I married a hunter. I knew what I was getting myself into-or so I thought. Usually, it meant for a couple of weeks in November, I had the place to myself, and with luck, at the end of the season he would come home with these neat little packages of meat wrapped up in butchers paper.
Yep, I was blissfully not involved until dinner time-that is until we bought a house with land, huntable land. Next thing I knew I was in my kitchen with a 4 month old in a jolly jumper, cutting up a deer with my husband. I must say, gave me a new appreciation for those neat little packages of meat.
A few days before the end of the last season, Shawn successfully took a deer with his bow. The only drawback was we had just finally got some snow. It was so fresh and abundant that he couldn't get the 4-wheeler through the snow. So, instead of putting the boys to bed (it was now 8pm) we bundled them up, strapped on our snowshoes, grabbed the wood hauling sled and head out by the light of the full moon to retrieve our venison.
When we arrived, Fintan wanted to share a prayer (one he had read in kindergarten)
"Oh sacred deer , you gave your life to me.
For that I give you Thanks
And I set your spirit free."
We then dragged out venison home. I then got another moment of blissful ignorance; Shawn does all the "dirty work"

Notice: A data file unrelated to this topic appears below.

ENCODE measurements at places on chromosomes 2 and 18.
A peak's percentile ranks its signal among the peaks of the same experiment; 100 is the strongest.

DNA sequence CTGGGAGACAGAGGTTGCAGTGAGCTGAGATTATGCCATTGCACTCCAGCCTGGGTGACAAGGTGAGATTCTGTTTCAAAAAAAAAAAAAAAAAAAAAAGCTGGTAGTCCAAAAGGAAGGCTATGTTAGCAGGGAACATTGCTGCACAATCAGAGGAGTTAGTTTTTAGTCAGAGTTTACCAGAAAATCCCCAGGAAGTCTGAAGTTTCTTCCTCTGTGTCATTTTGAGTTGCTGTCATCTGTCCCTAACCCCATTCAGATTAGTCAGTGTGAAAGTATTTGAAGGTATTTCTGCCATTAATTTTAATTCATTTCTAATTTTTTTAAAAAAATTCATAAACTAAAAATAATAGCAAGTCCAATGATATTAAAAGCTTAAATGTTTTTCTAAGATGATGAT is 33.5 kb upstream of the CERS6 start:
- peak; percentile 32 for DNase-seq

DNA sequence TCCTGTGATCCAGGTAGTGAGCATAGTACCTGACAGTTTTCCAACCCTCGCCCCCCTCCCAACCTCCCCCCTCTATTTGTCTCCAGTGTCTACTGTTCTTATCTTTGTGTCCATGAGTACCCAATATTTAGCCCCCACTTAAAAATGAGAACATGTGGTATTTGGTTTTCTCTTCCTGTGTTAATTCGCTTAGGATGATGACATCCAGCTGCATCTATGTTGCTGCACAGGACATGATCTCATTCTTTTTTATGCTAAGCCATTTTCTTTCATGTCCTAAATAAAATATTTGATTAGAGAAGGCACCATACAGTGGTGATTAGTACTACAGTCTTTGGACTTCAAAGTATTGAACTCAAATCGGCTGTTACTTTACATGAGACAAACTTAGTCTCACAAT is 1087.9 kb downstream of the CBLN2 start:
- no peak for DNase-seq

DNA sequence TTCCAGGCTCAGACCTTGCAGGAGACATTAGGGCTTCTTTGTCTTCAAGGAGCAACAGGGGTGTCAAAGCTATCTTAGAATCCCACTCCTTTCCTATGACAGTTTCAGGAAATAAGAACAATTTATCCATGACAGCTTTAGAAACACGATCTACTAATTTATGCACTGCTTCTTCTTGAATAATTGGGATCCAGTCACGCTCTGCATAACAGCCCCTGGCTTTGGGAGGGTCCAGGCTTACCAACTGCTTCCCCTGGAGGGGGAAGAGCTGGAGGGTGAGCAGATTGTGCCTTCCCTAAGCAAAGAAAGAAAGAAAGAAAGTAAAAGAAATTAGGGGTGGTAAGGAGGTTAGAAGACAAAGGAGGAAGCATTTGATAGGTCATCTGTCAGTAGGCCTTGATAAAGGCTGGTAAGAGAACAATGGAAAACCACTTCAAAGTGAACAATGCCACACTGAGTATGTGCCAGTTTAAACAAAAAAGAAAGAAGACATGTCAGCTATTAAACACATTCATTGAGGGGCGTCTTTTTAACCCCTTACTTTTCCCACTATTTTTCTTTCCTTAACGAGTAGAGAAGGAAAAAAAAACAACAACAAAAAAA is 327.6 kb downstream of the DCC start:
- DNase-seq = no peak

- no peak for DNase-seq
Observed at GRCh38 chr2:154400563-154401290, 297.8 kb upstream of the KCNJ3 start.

Next time I see anything, it is hunks of meat hanging in our barn. I get a call at work the next day-the kids are asking me to bring home crackers, for the pate they had made with Dad. Yep, my boys LOVE pate (and oysters) but they don't like Nutella!
8 days later, the "project" continues in the kitchen. Shawn has decided on no waste. Meat is being processed into chops, steaks and ground meat. Bones are first being boiled for stock, then picked clean for the bird suet he will make. The bones are then being dried in the oven, he will try to pulverise them into bonemeal for the garden in the spring. Fat is being melted into tallow, for candles and to make the bird suet. I believe there are plans for fishing lures with the tail. I have no idea how one tans a hide (not referring to idle threats from my mom when I was younger), but I'm sure he's already looked into it.
I am proud to be married to a hunter. There is a sense of pride when we hunt, gather and or grow our own food, even more so when our kids are involved; they understand where our food comes from.
Good job - looking forward to a good venison steak!ReplyDelete